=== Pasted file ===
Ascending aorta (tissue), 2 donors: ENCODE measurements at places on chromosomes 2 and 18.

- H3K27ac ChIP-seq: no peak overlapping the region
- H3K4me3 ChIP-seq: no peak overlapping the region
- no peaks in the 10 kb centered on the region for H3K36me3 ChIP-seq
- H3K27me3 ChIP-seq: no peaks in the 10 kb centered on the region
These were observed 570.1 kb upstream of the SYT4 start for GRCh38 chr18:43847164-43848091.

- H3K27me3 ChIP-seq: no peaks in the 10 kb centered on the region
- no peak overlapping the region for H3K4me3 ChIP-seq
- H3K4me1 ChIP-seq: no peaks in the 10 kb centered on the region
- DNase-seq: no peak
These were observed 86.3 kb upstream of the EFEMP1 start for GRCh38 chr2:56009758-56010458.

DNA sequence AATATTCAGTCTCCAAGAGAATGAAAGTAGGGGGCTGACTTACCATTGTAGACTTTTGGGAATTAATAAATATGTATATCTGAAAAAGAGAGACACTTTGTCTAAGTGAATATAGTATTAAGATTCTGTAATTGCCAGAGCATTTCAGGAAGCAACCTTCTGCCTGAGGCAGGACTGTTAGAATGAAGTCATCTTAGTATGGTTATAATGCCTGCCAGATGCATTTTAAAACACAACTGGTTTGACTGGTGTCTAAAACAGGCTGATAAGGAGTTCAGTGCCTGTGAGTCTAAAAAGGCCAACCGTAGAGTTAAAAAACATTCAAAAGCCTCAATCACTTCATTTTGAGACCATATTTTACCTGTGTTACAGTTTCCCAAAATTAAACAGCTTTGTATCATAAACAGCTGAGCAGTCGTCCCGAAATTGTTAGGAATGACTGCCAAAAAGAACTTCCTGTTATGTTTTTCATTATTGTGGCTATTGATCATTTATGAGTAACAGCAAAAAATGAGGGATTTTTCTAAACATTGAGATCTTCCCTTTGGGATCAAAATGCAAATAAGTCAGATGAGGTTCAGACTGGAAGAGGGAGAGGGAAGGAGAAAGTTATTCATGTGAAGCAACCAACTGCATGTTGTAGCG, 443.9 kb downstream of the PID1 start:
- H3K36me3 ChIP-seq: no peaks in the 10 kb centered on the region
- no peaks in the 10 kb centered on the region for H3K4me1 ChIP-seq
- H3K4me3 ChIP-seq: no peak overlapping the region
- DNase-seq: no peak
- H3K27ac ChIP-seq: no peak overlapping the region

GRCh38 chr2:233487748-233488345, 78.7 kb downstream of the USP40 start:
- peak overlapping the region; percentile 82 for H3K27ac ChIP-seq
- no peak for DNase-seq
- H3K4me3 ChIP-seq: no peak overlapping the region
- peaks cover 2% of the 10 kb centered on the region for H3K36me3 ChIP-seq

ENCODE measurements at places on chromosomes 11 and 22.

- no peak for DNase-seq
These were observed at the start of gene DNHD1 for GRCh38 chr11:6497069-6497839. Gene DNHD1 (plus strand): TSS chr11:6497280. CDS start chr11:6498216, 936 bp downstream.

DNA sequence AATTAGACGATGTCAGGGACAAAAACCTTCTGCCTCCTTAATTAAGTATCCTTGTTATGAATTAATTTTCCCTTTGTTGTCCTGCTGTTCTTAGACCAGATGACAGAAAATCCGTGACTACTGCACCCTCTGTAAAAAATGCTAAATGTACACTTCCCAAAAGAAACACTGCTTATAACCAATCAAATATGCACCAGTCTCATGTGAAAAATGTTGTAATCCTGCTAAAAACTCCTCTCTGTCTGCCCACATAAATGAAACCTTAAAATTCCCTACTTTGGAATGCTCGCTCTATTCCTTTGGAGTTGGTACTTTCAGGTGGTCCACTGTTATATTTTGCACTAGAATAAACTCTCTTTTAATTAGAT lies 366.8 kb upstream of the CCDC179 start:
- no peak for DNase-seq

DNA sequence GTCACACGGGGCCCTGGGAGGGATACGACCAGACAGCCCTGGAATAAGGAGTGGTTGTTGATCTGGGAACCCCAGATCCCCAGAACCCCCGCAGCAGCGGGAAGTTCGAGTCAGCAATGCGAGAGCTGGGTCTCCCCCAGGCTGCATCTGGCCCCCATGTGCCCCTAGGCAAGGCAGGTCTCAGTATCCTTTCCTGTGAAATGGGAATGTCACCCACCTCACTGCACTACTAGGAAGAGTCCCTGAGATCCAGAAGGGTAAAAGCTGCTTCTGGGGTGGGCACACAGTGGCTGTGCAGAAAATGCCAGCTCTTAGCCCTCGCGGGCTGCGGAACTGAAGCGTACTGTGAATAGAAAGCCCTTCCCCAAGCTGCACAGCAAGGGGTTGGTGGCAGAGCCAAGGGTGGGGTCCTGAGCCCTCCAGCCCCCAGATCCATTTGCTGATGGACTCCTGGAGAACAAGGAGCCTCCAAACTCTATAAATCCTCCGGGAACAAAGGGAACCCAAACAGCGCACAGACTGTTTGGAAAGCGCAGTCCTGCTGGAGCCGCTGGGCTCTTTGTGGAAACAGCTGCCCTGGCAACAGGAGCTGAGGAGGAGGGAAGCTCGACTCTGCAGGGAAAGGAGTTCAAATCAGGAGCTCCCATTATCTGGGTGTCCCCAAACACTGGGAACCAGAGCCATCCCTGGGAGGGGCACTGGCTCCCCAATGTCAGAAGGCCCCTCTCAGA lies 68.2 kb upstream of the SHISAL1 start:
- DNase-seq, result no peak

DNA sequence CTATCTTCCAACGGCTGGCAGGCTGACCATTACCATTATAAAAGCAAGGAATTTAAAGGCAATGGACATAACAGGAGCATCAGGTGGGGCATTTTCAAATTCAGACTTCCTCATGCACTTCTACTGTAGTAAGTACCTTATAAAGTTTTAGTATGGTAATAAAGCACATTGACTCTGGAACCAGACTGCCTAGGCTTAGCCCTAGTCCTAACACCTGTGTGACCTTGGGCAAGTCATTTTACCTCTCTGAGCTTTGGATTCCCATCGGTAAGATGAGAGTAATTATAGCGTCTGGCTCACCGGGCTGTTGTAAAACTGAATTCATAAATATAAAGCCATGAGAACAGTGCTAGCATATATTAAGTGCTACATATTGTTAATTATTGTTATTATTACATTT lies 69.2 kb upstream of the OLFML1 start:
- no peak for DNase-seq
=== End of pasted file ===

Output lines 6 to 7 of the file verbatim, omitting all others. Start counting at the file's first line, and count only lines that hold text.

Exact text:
These were observed 570.1 kb upstream of the SYT4 start for GRCh38 chr18:43847164-43848091.

- H3K27me3 ChIP-seq: no peaks in the 10 kb centered on the region